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iFixit Wants To Hack McDonald’s Ice Cream Machines

iFixit has now also intervened in the dispute over constantly defective ice cream machines at the fast food chain Mcdonald’s. With the help of the US Congress, the repair professionals now want to create the opportunity to repair the devices quickly and easily.

iFixit is fighting against windmills

McDonald’s ice cream machines are so notorious for breaking down frequently that it has become a meme.

In recent years, this has also had other strange effects – a company that specializes in hacking ice cream machines demanded $900 million in damages from the fast food chain and also employed the US Federal Trade Commission (FTC). about the machines and their poor maintainability .

Now there’s a small glimmer of hope in the ongoing issue, as iFixit has not only conducted a teardown of the McDonald’s machines but also petitioned the government to make the parts people need to fix them The Verge reports.

As seen in a video posted on YouTube, iFixit purchased the same ice cream maker model used by McDonald’s and spent hours getting it to work. The machine spewed out numerous error codes that, according to iFixit, are “nonsensical, counterintuitive and seemingly arbitrary, even if you’ve spent hours reading the manual.”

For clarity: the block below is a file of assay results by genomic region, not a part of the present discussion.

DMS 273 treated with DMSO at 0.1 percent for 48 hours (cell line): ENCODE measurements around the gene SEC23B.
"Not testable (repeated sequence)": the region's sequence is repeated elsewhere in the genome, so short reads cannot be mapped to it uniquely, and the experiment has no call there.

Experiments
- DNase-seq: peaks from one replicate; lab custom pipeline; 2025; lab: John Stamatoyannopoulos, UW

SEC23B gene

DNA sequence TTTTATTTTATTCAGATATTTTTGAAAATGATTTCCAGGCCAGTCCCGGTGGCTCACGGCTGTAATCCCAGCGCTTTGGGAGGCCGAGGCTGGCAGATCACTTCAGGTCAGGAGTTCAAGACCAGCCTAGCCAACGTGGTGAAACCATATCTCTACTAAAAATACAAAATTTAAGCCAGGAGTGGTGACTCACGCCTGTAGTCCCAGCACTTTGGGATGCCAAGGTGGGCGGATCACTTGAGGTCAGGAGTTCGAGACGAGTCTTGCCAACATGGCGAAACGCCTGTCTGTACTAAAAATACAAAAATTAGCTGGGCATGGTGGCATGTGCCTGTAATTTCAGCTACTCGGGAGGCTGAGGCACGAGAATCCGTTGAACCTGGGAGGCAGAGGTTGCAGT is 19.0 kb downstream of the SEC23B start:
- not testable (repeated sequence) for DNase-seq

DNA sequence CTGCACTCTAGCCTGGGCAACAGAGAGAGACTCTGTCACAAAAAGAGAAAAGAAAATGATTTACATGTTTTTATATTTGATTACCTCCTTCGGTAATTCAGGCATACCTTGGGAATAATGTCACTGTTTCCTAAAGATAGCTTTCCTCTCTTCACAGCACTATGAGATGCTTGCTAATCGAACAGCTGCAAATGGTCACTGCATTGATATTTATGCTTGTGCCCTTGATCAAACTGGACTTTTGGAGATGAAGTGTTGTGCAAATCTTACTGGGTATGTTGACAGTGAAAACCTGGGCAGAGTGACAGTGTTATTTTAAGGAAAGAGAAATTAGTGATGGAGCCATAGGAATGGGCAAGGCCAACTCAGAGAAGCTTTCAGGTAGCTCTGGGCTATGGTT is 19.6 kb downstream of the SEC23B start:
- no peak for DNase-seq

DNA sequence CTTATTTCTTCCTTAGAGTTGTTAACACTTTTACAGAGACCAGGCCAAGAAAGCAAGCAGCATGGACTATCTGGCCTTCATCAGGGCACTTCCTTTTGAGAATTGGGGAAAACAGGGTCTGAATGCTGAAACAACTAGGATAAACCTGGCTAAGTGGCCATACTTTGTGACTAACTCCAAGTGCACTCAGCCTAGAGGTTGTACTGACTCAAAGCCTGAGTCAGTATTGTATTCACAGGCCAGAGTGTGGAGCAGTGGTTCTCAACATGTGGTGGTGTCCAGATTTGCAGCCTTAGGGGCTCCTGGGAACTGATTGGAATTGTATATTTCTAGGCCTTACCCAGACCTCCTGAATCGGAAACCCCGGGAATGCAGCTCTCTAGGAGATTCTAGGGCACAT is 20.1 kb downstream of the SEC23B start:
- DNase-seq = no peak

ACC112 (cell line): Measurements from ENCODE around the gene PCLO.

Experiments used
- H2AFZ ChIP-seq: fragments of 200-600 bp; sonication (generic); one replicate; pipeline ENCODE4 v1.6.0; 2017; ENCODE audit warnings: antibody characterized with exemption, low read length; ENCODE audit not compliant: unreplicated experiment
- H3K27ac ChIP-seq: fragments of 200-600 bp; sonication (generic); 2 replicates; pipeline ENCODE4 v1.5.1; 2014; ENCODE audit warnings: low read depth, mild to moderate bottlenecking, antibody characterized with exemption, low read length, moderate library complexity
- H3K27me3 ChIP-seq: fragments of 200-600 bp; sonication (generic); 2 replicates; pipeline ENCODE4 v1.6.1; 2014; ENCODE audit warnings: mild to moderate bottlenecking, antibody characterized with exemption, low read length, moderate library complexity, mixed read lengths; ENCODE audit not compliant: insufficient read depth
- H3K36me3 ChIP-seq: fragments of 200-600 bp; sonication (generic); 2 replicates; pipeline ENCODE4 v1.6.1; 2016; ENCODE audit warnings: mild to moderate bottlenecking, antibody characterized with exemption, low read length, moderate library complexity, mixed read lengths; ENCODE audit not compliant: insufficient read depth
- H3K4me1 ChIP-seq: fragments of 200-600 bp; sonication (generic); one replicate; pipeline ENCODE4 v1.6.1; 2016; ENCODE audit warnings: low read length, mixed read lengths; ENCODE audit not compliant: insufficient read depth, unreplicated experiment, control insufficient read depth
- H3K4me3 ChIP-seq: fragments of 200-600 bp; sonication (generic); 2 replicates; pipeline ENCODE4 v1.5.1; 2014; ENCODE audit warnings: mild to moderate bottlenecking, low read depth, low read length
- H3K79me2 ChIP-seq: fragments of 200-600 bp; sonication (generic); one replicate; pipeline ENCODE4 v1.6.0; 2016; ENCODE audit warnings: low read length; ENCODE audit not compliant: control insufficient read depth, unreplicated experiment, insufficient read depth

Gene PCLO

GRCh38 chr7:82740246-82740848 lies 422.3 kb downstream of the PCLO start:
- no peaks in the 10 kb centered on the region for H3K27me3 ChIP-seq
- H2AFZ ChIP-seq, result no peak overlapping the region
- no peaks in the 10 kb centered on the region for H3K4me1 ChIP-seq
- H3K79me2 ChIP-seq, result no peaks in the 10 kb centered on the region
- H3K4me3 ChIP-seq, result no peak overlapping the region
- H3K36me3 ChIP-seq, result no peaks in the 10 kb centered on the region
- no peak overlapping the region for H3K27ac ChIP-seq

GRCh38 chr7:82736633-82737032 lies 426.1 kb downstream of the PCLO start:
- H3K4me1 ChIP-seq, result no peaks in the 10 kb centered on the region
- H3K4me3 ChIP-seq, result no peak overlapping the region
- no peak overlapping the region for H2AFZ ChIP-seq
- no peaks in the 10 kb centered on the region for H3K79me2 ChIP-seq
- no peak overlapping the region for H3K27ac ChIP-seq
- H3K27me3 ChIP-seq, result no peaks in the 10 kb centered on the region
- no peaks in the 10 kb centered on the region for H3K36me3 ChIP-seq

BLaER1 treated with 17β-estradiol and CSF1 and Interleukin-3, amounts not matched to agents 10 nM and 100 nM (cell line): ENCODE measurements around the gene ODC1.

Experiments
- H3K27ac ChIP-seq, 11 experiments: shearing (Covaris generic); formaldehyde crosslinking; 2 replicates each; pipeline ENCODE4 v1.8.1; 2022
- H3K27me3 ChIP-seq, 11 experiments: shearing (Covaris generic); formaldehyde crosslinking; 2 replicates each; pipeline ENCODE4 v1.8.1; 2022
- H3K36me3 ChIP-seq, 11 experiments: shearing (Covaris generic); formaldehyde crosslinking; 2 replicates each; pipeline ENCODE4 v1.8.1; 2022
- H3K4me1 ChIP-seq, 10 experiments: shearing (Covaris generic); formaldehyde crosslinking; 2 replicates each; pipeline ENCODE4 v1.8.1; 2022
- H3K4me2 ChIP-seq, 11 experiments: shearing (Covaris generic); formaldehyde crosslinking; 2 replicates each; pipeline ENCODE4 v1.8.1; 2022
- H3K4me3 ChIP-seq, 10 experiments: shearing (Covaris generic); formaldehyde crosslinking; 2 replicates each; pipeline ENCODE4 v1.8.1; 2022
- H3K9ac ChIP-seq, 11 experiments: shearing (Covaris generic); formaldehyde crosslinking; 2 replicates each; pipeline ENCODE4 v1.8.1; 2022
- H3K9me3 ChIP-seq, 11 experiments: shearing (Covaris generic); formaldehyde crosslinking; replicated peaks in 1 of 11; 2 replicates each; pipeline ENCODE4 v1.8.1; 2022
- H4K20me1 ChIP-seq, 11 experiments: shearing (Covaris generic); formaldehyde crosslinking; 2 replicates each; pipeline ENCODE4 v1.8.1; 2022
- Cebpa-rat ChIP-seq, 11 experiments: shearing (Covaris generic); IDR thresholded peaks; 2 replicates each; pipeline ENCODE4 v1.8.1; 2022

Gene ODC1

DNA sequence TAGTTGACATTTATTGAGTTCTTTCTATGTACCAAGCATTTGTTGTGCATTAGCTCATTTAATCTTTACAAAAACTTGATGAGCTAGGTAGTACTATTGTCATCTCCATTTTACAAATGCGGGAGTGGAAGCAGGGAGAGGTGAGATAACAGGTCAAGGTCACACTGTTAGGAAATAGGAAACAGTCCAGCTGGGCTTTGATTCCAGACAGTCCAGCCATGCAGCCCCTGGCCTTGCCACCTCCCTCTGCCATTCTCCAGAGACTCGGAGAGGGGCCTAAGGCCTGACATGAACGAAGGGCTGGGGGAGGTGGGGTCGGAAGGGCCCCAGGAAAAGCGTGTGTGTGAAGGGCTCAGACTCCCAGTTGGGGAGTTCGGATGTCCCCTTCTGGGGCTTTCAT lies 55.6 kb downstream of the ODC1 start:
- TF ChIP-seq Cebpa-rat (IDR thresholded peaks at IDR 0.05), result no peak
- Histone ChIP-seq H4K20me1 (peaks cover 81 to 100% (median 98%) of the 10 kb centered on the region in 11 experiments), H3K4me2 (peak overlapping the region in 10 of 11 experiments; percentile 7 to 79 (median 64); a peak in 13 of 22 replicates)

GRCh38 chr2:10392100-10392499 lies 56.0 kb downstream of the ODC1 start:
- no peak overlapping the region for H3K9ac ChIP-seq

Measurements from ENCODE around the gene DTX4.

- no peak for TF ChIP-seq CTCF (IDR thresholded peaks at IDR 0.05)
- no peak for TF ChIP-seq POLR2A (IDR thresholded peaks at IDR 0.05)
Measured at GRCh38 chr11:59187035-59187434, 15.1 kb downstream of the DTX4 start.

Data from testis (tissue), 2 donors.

Although the ice cream maker consists of “easily replaceable parts” such as B. three circuit boards, a motor, a belt, and a heat exchanger, it can only be repaired by its manufacturer due to an agreement with McDonald’s. This is justified, among other things, by copyright law.

iFixit and the non-profit organization Public Knowledge have now applied for an exemption for ice cream machines. This isn’t the first time something like this has happened, iFixit has done it (and won) before for Xboxes, Tractors, and smartphones.

Why ice cream machines are so interesting?

But even if iFixit receives the exemption, that doesn’t mean that it will then be allowed to sell suitable tools. Therefore, the US Congress is now also being contacted.

iFixit is calling on Congress to reintroduce the Freedom to Repair Act, a law that would make bypassing software blocks and other measures to repair a product legal. This in turn would be just as interesting for many other areas.

Mark Goodman

Digital marketing enthusiast and industry professional in Digital technologies, Technology News, Mobile phones, software, gadgets with vast experience in the tech industry, I have a keen interest in technology, News breaking.

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